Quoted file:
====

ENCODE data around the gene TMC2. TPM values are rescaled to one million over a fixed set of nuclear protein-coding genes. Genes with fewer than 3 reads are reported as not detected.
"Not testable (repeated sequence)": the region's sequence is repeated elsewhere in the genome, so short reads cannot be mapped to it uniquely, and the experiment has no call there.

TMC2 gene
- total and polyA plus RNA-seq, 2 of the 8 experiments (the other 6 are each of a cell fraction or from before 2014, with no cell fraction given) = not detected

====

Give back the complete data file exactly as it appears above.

ENCODE data around the gene TMC2. TPM values are rescaled to one million over a fixed set of nuclear protein-coding genes. Genes with fewer than 3 reads are reported as not detected.
"Not testable (repeated sequence)": the region's sequence is repeated elsewhere in the genome, so short reads cannot be mapped to it uniquely, and the experiment has no call there.

TMC2 gene
- total and polyA plus RNA-seq, 2 of the 8 experiments (the other 6 are each of a cell fraction or from before 2014, with no cell fraction given) = not detected